Explainer: what is a ‘coasting’ school?

No room for flat-lining. Classroom by michael jung/www.shutterstock.com

Central to the new government’s education policy is a determination to “tackle coasting schools”. But what are “coasting” schools and why is the education secretary Nicky Morgan so exercised about them?

There is no agreed definition of a coasting school. New Labour saw coasting schools as those “at risk of failure” in its 2007 Children’s Plan but was unable to translate that concern into policy. This was perhaps partly due to the report’s recognition that we needed to be better at identifying such schools.

The subsequent Conservative-led coalition was less circumspect. The Conservatives’ concern with coasting schools can be traced back to 2011 and David Cameron’s speech to a free school in Norwich where he identified coasting schools broadly as “the ones whose results have either flat-lined or where they haven’t improved as much as they could have”.

This resulted in a change in Ofsted’s grading system. Before 2012, schools inspected by Ofsted could be judged outstanding, good, satisfactory, or inadequate. From 2012, the “satisfactory” rating became “requires improvement”. This significant shift in tone enabled Michael Wilshaw, chief inspector of schools at the regulator Ofsted, to define coasting schools in the following terms:

No schools will be allowed to remain in the category of ‘requires improvement’ for more than three years. Under the proposals, schools judged in this new category would be subject to earlier re-inspection, within 12-18 months, rather than up to three years as at the moment. Schools will be given up to two inspections within that three year period to demonstrate improvement.

What makes a school ‘coast’?

If it has been difficult to define “coasting” schools, determining what makes a school “coast” is even more problematic. The research that has been done in this area tends to reflect the findings of school improvement and school effectiveness research. A report in 2011 by the Royal Society for the Arts into what were then still “satisfactory” schools found that “what came across overwhelmingly is the inconsistent quality of teaching and assessment practice within ‘satisfactory’ schools”, and also identified problems with systems and monitoring, school leadership and governance, and engagement with parents.

They also highlighted the fact that students from disadvantaged backgrounds were over-represented at satisfactory schools and that school contexts had a significant impact. A New Labour report on improving coasting secondary schools in 2008 identified insufficient accountability and challenge and lack of focused awareness of key areas such as aspirations for pupils and effective pupil support strategies. Again, context was seen to be a crucial factor.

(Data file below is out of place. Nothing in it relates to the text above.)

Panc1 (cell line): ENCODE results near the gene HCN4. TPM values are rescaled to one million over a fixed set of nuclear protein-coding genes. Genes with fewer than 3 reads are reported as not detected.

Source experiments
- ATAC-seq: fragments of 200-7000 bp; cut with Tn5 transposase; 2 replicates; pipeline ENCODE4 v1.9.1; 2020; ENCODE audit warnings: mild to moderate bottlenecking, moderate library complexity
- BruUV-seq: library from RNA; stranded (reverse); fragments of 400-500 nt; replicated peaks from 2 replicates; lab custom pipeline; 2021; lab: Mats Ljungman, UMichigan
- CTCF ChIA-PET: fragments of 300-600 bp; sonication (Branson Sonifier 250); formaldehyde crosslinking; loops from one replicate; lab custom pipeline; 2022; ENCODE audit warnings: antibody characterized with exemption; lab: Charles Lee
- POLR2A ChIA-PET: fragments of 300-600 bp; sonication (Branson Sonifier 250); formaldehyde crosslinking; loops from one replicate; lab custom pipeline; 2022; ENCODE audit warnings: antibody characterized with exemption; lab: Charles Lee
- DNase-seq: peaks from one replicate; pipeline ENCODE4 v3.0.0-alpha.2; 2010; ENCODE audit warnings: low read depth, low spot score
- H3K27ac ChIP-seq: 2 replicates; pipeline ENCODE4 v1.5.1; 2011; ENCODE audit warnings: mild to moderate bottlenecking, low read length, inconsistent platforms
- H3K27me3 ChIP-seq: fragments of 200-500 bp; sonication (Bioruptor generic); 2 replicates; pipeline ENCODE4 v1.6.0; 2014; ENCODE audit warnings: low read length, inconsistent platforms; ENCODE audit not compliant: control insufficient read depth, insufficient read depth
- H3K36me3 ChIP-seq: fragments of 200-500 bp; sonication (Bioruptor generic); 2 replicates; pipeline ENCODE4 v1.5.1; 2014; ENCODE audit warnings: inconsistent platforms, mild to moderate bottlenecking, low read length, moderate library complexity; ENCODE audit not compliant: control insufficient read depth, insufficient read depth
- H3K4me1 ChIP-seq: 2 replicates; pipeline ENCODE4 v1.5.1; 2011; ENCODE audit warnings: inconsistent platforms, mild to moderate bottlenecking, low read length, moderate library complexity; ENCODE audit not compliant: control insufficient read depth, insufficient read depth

Morgan’s new proposals

We are now beginning to find out what will happen to coasting schools that fail to demonstrate improvement. The Conservative Manifesto stated:

Any school judged by Ofsted to be requiring improvement will be taken over by the best headteachers – backed by expert sponsors or high-performing neighbouring schools – unless it can demonstrate that it has a plan to improve rapidly.

Nicky Morgan won’t tolerate coasting. Hannah McKay/EPA

Education secretary Nicky Morgan wasted no time in promoting this policy in both an article in The Daily Telegraph and an appearance on the Andrew Marr Show on May 17. In the article she wrote of the need to “extend our academies programme to tackle ‘coasting’ schools” and insisted:

These schools must improve too and will be put on immediate notice and required to work with our team of expert head teachers. Those that aren’t able to demonstrate a clear plan for improvement will be given new leadership.

At the moment these policies remain very vague. Ofsted identified around 3,000 coasting schools in 2012. But as teacher and headteacher shortages loom and pressures on primary school places and school budgets increase, there is no indication of where all these “expert head teachers” will come from.

It is also not clear if this new leadership – and the sacking of existing headteachers – will be enough to prevent schools from being absorbed rather chillingly into the expanding academies programme. In her Telegraph article, Morgan said “we will speed up the process of turning schools into academies to make sure that new expert leadership is found for all schools that need it as quickly as possible”.

There has been no no acknowledgement in these proposals of the criticisms in the House of Commons Education Committee’s 2015 report on Academies and Free Schools, which found that there is still no evidence that academies, especially primary academies, are a positive force for change.

And crucially, there is no recognition of the importance of context when looking at coasting schools and their future. Education policy since 2010 has been founded on ignoring the factors that influence children and young people’s engagement at school and assuming that transferring successful practice between schools via academisation is straightforward.

There is no evidence yet that suggests this approach is effective. This is not to suggest that we should accept “coasting” schools, but that we need to understand them, and the localities they serve, much better before imposing wholesale change upon them.

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